I unfortunately don’t have my first pass of this scene with me, couldn’t find it, but its worth mentioning anyways...since it was my first go with the animation of the scene coming out of my blocking pass.

At the time, a lot of folks at the studio were capturing a high level realism that they had went for on Rise of the Guardians, and I was constantly seeing animation with all these tiny micro movements and tiny little eye darts that felt so damn nice and sophisticated.

I wanted to try and get that into this scene, so I meticulously looked at the tiny little adjusts in the body and worked that in.  Showed it to the director and got the note ‘he looks like a marionette puppet’  which he did!  It could have been for many reasons..bad animation, movement of the body that wasn't being driven correctly by the eyes and facial performance...but I'd like to think it was because of his design...ha!  Because everyone knows its never any of us animators faults, now is it?!

But to speak to the design quickly..his overall shape and proportion wasn't meant for that type of movement.  I mean, his head was pretty much as big as his torso, so having it wiggle around just made it feel light, and fake.  The weight of his head compared to the weight of MY head has a HUGE difference there!  The movement had to be interpreted differently.  So I went in and thickened everything up, while still trying to keep the subtlety.  Here’s how it came out



So copying to exact from your reference, without any interpretation regarding the design of the character or the style of the show, just won’t work.

Remind yourself when your going off of reference for your scene, that your trying to capture the essence of what the performance is, not the details.  The details are the icing on the cake.  I mean, imagine having to draw all those tiny micro-movements in 2d animation, your lines would be squiggling all over the place and it’d look like Mr. Katz or Home movies (if anyone knows those shows from back in the day).  Always ask yourself how you would have approached the scene if you needed to draw it rather than use a computer, and what few key things you would need to have focused on to get the performance right.  Keep it simple and clean, and your scene will practically, and hopefully, lay itself out for you and be a joy to animate.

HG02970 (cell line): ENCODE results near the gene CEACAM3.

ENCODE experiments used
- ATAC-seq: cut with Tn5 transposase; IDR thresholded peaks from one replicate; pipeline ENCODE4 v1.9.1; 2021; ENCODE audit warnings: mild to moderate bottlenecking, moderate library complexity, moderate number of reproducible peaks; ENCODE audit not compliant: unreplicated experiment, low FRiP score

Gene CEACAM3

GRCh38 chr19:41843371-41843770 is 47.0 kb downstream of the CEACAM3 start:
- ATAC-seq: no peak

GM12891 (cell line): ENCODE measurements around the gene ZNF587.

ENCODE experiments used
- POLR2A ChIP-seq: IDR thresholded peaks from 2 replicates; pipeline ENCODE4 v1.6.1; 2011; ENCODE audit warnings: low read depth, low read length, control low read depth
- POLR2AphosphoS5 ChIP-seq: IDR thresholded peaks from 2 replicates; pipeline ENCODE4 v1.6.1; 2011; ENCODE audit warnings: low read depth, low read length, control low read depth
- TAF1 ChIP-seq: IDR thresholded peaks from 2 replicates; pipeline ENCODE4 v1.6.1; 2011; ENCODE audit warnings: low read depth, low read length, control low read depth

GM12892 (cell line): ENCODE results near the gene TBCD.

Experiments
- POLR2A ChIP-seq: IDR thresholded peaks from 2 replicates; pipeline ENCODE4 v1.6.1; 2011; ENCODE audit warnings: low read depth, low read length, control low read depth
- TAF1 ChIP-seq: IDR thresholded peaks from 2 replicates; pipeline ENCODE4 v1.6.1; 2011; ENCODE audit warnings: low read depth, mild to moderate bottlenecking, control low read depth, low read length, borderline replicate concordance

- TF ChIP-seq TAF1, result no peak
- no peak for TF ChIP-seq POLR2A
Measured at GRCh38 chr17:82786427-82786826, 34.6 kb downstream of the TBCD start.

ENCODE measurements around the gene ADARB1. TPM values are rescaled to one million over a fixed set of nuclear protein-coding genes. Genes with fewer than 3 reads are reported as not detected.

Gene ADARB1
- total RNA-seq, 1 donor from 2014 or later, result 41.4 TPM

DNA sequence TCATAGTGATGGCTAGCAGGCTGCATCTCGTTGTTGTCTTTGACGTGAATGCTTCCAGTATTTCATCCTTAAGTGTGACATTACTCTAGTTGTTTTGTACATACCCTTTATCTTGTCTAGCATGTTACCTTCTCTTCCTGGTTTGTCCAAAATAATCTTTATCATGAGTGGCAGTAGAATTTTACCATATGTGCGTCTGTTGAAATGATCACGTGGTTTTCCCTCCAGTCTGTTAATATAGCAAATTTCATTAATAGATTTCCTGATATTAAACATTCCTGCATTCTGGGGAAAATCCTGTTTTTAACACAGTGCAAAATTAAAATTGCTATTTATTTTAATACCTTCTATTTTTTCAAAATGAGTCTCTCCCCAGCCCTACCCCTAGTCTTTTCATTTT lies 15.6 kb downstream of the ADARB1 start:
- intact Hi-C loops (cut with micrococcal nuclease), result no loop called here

Here is the lighting....take care!

Bryce








Thursday, January 8, 2015

Agamemnon

When I got word that I’d be working on this seq, and after hearing Patrick Warburtons dialogue, which was quite over the top and already felt like it was animating itself, I had a good sense of how I wanted this character to be.  I instantly thought of a hyped up football coach, like John Goodman from Revenge of the Nerds. 

Here's the layout 

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For this shot I wasn’t overly concerning about starting with thumbnails or rough ideas of poses.  At times you’ll have those in mind right when you get a shot, other times I find it useful to work yourself into the character, and the moment, and see what comes out of your acting through reference.   For this scene I knew the character was probably a heavy breather, pumped up full of adrenaline, and ready to inspire his troops, so before I began shooting I jumped up and down, ran around in place, hit myself on the head like some roid’ed out dude, whatever I could do to get into the breath of the character and the state he’s in.

Practice your scene, figure out your marks, tape them down if you have to, know where you need to look, and try to get the camera as close to the composition of the scene as possible.   It doesn’t need to be exact, but you just want to get as much information from the reference as possible.

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I shot this scene for quite a long time, and typically like to shoot until I feel like I’m exhausting the same ideas over and over again, then I’ll review the takes, find some things I like, and build on those…trying to hit them with the right timing for the right beats and make them feel natural.  I’ll typically have loads of footage that I cut down to a handful of takes, and from there look at them all again back to back and see what I feel works best.  What I typically look for is something natural, that lends itself to the scene and doesn’t look like you’ll have to force it in or work too hard to try and make it feel right.  I ended up combining two different takes for the first scene above.  

The layout didn’t have Aggamemnon coming up so close to camera, but I felt it we should see the intensity in his eyes, something I remember from John Goodmans performance.